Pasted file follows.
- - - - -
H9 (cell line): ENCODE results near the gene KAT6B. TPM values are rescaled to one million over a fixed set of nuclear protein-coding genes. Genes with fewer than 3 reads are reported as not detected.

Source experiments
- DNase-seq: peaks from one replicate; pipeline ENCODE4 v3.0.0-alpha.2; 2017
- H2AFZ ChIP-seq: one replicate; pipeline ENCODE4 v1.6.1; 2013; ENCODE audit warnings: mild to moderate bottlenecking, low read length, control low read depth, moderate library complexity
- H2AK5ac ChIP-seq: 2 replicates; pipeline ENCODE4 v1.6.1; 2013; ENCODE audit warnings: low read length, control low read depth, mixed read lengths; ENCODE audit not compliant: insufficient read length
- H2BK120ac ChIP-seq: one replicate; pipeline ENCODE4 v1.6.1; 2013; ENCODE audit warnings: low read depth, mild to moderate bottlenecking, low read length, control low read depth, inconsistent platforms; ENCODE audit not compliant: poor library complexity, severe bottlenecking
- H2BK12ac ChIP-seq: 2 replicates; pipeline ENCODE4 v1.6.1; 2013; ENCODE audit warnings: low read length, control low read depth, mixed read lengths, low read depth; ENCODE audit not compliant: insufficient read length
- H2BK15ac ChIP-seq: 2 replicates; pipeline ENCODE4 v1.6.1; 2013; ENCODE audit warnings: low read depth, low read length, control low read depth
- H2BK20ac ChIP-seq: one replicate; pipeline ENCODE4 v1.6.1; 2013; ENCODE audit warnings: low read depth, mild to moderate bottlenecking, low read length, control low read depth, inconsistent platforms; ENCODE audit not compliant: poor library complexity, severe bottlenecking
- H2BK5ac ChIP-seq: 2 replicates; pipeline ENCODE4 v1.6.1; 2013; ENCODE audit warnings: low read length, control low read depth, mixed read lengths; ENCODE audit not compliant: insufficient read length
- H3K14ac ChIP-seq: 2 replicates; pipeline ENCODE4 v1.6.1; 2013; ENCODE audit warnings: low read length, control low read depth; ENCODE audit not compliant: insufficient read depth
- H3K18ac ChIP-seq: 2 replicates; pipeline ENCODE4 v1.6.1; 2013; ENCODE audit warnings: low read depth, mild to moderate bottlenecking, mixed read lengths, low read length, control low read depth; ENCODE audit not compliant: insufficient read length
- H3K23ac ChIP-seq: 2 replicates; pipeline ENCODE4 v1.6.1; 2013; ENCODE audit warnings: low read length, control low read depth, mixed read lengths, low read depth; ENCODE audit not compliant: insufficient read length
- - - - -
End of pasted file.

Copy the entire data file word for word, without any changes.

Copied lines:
H9 (cell line): ENCODE results near the gene KAT6B. TPM values are rescaled to one million over a fixed set of nuclear protein-coding genes. Genes with fewer than 3 reads are reported as not detected.

Source experiments
- DNase-seq: peaks from one replicate; pipeline ENCODE4 v3.0.0-alpha.2; 2017
- H2AFZ ChIP-seq: one replicate; pipeline ENCODE4 v1.6.1; 2013; ENCODE audit warnings: mild to moderate bottlenecking, low read length, control low read depth, moderate library complexity
- H2AK5ac ChIP-seq: 2 replicates; pipeline ENCODE4 v1.6.1; 2013; ENCODE audit warnings: low read length, control low read depth, mixed read lengths; ENCODE audit not compliant: insufficient read length
- H2BK120ac ChIP-seq: one replicate; pipeline ENCODE4 v1.6.1; 2013; ENCODE audit warnings: low read depth, mild to moderate bottlenecking, low read length, control low read depth, inconsistent platforms; ENCODE audit not compliant: poor library complexity, severe bottlenecking
- H2BK12ac ChIP-seq: 2 replicates; pipeline ENCODE4 v1.6.1; 2013; ENCODE audit warnings: low read length, control low read depth, mixed read lengths, low read depth; ENCODE audit not compliant: insufficient read length
- H2BK15ac ChIP-seq: 2 replicates; pipeline ENCODE4 v1.6.1; 2013; ENCODE audit warnings: low read depth, low read length, control low read depth
- H2BK20ac ChIP-seq: one replicate; pipeline ENCODE4 v1.6.1; 2013; ENCODE audit warnings: low read depth, mild to moderate bottlenecking, low read length, control low read depth, inconsistent platforms; ENCODE audit not compliant: poor library complexity, severe bottlenecking
- H2BK5ac ChIP-seq: 2 replicates; pipeline ENCODE4 v1.6.1; 2013; ENCODE audit warnings: low read length, control low read depth, mixed read lengths; ENCODE audit not compliant: insufficient read length
- H3K14ac ChIP-seq: 2 replicates; pipeline ENCODE4 v1.6.1; 2013; ENCODE audit warnings: low read length, control low read depth; ENCODE audit not compliant: insufficient read depth
- H3K18ac ChIP-seq: 2 replicates; pipeline ENCODE4 v1.6.1; 2013; ENCODE audit warnings: low read depth, mild to moderate bottlenecking, mixed read lengths, low read length, control low read depth; ENCODE audit not compliant: insufficient read length
- H3K23ac ChIP-seq: 2 replicates; pipeline ENCODE4 v1.6.1; 2013; ENCODE audit warnings: low read length, control low read depth, mixed read lengths, low read depth; ENCODE audit not compliant: insufficient read length